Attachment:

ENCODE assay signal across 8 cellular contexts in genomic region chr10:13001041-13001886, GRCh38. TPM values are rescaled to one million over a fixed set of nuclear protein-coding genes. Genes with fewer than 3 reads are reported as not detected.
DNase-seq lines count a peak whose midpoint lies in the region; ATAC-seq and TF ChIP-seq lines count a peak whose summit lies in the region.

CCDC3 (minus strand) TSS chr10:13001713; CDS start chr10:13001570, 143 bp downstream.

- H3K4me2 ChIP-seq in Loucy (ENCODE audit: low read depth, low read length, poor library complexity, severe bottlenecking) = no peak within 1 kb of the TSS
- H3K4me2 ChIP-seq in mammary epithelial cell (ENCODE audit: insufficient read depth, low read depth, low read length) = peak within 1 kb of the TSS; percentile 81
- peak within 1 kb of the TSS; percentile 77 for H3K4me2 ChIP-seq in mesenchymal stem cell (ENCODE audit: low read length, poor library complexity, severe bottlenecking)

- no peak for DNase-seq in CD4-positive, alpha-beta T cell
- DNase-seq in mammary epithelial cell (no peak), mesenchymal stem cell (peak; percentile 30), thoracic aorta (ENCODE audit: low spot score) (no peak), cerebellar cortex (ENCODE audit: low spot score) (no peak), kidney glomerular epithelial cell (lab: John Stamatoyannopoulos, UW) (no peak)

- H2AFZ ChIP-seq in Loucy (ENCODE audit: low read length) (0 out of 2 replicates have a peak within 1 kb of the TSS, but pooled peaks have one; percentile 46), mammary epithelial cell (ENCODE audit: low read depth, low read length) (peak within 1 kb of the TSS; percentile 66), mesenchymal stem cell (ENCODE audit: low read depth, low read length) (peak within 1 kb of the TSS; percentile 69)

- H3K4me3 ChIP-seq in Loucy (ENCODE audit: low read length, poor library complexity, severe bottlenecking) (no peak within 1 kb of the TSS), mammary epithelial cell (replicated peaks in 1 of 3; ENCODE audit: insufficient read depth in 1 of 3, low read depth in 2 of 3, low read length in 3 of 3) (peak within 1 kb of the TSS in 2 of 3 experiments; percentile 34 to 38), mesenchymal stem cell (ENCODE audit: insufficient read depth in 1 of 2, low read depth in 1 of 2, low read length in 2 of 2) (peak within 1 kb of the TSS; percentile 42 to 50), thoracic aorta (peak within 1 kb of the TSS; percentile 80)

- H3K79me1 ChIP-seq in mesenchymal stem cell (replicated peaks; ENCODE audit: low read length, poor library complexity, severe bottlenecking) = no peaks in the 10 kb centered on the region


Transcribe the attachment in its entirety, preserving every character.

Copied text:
ENCODE assay signal across 8 cellular contexts in genomic region chr10:13001041-13001886, GRCh38. TPM values are rescaled to one million over a fixed set of nuclear protein-coding genes. Genes with fewer than 3 reads are reported as not detected.
DNase-seq lines count a peak whose midpoint lies in the region; ATAC-seq and TF ChIP-seq lines count a peak whose summit lies in the region.

CCDC3 (minus strand) TSS chr10:13001713; CDS start chr10:13001570, 143 bp downstream.

- H3K4me2 ChIP-seq in Loucy (ENCODE audit: low read depth, low read length, poor library complexity, severe bottlenecking) = no peak within 1 kb of the TSS
- H3K4me2 ChIP-seq in mammary epithelial cell (ENCODE audit: insufficient read depth, low read depth, low read length) = peak within 1 kb of the TSS; percentile 81
- peak within 1 kb of the TSS; percentile 77 for H3K4me2 ChIP-seq in mesenchymal stem cell (ENCODE audit: low read length, poor library complexity, severe bottlenecking)

- no peak for DNase-seq in CD4-positive, alpha-beta T cell
- DNase-seq in mammary epithelial cell (no peak), mesenchymal stem cell (peak; percentile 30), thoracic aorta (ENCODE audit: low spot score) (no peak), cerebellar cortex (ENCODE audit: low spot score) (no peak), kidney glomerular epithelial cell (lab: John Stamatoyannopoulos, UW) (no peak)

- H2AFZ ChIP-seq in Loucy (ENCODE audit: low read length) (0 out of 2 replicates have a peak within 1 kb of the TSS, but pooled peaks have one; percentile 46), mammary epithelial cell (ENCODE audit: low read depth, low read length) (peak within 1 kb of the TSS; percentile 66), mesenchymal stem cell (ENCODE audit: low read depth, low read length) (peak within 1 kb of the TSS; percentile 69)

- H3K4me3 ChIP-seq in Loucy (ENCODE audit: low read length, poor library complexity, severe bottlenecking) (no peak within 1 kb of the TSS), mammary epithelial cell (replicated peaks in 1 of 3; ENCODE audit: insufficient read depth in 1 of 3, low read depth in 2 of 3, low read length in 3 of 3) (peak within 1 kb of the TSS in 2 of 3 experiments; percentile 34 to 38), mesenchymal stem cell (ENCODE audit: insufficient read depth in 1 of 2, low read depth in 1 of 2, low read length in 2 of 2) (peak within 1 kb of the TSS; percentile 42 to 50), thoracic aorta (peak within 1 kb of the TSS; percentile 80)

- H3K79me1 ChIP-seq in mesenchymal stem cell (replicated peaks; ENCODE audit: low read length, poor library complexity, severe bottlenecking) = no peaks in the 10 kb centered on the region